For as long as I can remember, I've had a small obsession with pregnancy, birth, and motherhood.
I've theorized that my fixation began at the age of six, when I watched my brother come into the world. Being so young, I didn't understand and couldn't contextualize what was happening; my mother's shaking body, her moans of pain. But I could feel the anticipation of those around me, knew I had to watch closely for whatever happened next. After what seemed an endless wait of terrifying sobs (my mother) and oddly cheerful encouragement (the doctor, nurses, my father), my patience was rewarded. A miracle had happened. My brother was born.
As I've grown older my fascination with the lore of mothers hasn't diminished, but it has changed. I've come to realize that there is a narrative surrounding the trinity of birth limits the reality that no pregnancy, no birth, no motherhood is ever the same, nor is any ever truly free of pain. There is something so purely bizarre about how these two bodies morph; during pregnancy, during birth and then after, still. A cycle the world has witnessed billions of times over.
But perhaps because it is a story that binds us all together, we can't look away from it. Those who have not borne children have still been born of someone.
So in honor of all of us who have mothers, are mothers, or will become mothers, here are some books that veer away from the accepted canon of what motherhood is, and instead celebrate it as a peculiar and personal experience.
A slip of a book where Galchen uses literature to unpack motherhood in a cynical, and yet reverent way. “It's true what they say, that a baby gives you a reason to live. But also, a baby is a reason that it is not permissible to die. There are days when this does not feel good.”
Best for: mothers and people who recognize children for what they truly are, strange and inexplicable animals that draw us in like objects sucked into a black hole.
In the initial chapter Meaghan O'Connell describes perfectly the feeling of the pestering, pinching feeling many young women feel in wanting a child, but not feeling allowed to want it. She goes on to describe the fulfillment of that want, and the horrors of pregnancy and birth that are considered best kept as secrets, never to be spoken and only experienced.
Best for: anyone disillusioned by the soothing pregnancy books that give the impressions that birth is anything other than an unapologetic blood-bath that stretches and curdles the bodies that experience it.
A chilling book about a not-to-distant future where embryos and fetuses are given personhood, and the reproductive rights of women are stripped away. It follows the lives of four women, each struggling to live their lives under the new laws.
Best for: those curious about how bad things could become for women when given even less agency over their own bodies, or who want the fire of justice ignited within them to fight those who'd try to take that agency away.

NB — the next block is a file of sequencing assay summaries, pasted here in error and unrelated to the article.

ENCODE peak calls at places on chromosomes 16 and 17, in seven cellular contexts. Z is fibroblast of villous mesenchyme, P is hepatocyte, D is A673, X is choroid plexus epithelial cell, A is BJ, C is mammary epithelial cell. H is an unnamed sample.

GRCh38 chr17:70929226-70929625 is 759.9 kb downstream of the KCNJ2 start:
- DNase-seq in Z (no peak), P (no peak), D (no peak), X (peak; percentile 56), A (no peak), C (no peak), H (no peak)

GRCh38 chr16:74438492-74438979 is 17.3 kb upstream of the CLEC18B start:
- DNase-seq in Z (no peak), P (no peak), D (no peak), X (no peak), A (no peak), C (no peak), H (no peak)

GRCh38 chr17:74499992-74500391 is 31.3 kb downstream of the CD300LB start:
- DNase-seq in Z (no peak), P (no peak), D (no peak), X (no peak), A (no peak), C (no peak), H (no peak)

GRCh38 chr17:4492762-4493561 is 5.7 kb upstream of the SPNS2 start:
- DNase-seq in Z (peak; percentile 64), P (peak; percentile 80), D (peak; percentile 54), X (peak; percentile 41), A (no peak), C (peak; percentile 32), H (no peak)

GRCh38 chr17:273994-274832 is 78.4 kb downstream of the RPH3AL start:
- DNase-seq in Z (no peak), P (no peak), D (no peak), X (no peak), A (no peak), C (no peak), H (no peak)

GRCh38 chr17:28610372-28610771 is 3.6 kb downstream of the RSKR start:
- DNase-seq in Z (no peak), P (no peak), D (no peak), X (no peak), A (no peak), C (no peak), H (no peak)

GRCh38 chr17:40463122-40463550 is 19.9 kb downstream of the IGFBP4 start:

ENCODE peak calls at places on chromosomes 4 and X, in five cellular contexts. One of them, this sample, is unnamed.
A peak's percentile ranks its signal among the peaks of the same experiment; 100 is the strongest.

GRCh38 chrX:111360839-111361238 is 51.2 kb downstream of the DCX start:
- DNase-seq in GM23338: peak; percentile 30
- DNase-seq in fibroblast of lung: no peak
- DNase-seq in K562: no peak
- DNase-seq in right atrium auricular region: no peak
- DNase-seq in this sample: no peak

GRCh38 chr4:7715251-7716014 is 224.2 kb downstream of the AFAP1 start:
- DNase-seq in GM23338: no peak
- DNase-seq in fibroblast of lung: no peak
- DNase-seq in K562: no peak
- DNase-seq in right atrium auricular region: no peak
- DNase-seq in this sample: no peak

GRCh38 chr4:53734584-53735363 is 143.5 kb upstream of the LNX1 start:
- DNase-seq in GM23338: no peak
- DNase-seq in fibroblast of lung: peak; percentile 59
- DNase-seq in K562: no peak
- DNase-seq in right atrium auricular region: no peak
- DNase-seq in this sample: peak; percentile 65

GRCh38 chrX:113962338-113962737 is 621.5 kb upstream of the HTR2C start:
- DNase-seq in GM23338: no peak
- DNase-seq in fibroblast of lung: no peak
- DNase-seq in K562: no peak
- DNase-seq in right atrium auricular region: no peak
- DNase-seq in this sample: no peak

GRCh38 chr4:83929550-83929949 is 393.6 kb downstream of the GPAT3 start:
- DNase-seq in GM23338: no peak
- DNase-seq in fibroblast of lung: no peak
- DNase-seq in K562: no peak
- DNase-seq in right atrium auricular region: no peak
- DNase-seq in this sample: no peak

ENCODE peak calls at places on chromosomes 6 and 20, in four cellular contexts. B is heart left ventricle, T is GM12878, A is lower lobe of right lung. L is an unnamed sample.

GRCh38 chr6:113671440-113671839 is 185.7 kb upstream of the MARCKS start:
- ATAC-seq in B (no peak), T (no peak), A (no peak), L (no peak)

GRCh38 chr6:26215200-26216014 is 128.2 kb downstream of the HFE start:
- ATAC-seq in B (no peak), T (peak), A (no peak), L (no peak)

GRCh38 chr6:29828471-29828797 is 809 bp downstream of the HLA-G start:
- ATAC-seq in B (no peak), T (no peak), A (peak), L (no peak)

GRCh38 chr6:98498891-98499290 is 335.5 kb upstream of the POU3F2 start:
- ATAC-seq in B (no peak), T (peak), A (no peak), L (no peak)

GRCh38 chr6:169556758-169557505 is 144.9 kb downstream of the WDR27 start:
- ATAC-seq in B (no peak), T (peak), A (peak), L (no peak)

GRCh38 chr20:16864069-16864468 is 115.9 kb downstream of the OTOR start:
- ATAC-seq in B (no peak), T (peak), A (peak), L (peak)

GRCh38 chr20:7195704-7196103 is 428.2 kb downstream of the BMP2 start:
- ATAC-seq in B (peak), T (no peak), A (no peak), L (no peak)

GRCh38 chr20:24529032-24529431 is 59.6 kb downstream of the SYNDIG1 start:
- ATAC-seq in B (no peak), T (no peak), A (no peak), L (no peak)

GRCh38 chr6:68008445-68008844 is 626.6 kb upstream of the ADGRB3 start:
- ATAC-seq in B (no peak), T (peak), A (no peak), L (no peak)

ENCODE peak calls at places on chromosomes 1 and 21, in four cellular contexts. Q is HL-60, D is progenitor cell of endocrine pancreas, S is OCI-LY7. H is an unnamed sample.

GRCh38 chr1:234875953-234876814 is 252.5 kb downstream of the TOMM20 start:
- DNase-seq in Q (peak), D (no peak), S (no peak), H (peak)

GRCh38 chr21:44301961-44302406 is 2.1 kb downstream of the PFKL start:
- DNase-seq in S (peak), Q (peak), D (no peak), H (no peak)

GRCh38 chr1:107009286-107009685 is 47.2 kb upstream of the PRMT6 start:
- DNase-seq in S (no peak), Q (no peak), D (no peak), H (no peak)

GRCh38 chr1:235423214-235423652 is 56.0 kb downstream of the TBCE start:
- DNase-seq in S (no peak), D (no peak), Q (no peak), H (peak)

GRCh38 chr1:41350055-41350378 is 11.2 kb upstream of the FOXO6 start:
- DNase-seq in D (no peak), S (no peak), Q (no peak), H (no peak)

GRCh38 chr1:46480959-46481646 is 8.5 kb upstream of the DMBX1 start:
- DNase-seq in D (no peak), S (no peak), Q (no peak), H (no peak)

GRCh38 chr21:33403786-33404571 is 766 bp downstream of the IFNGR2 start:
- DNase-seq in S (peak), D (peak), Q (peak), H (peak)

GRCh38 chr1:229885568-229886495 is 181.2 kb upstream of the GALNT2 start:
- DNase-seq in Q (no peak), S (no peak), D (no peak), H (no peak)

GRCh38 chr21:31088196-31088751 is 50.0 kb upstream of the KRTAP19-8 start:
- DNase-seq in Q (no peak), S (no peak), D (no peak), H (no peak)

Essays spanning a variety of topics including sexuality, race, mental health, class, all woven together by Friedmann's experiences with postpartum depression and motherhood. Using objects as touchstones for her essays she beautifully lays explanation and argument for how her personal experiences relate to the world.
Best for: those who've felt the suffocating crush of depression, postpartum or otherwise, needing to be reminded that you're not alone.
Maggie Nelson's writing often feels non-stop, stream-of-conciousness but in such an informed way that every word has a depth you can't gloss over, but must lovingly untangle. The Argonauts is a beautiful (and at times heartbreaking) look at both her transition through pregnancy and motherhood, and her partner's experience as a trans man.
Best for: those who realize pregnancy, birth, and parenthood is not something exclusive the hetero-nuclear family, as well as those who struggle with the fluidity and rigidity of both identity and love.
A journey into a daughter's perception and relationship with her mother. Initially Spiegelman sees her mother as a larger-than-life creature she basked in, only to have that lens distorted and morphed by her own adulthood journey, one that takes her to her grandmother's side who gives and all-too-different account of the events that drove the two women apart.
Best for: daughters of mothers and mothers of daughters, wanting to see the complexity of their relationships reflected in the personal and conflicting narratives of three generations of women.
A kind misfit among this list, Borne is written by a man, set in a nameless city in a post-apocalyptic world, following a woman who becomes a mother-figure to a very non-human and inexplicable creature. But I'm giving it a pass because I love it so, so much. The parent-child story somehow was able to wreck me with devastation, even with the flying bear and weird alcohol fish.
Best for: anyone who isn't afraid of beautifully written science fiction, or of exposition on the brutal expectations vs. realities of a child unable to be everything their parents wants of them.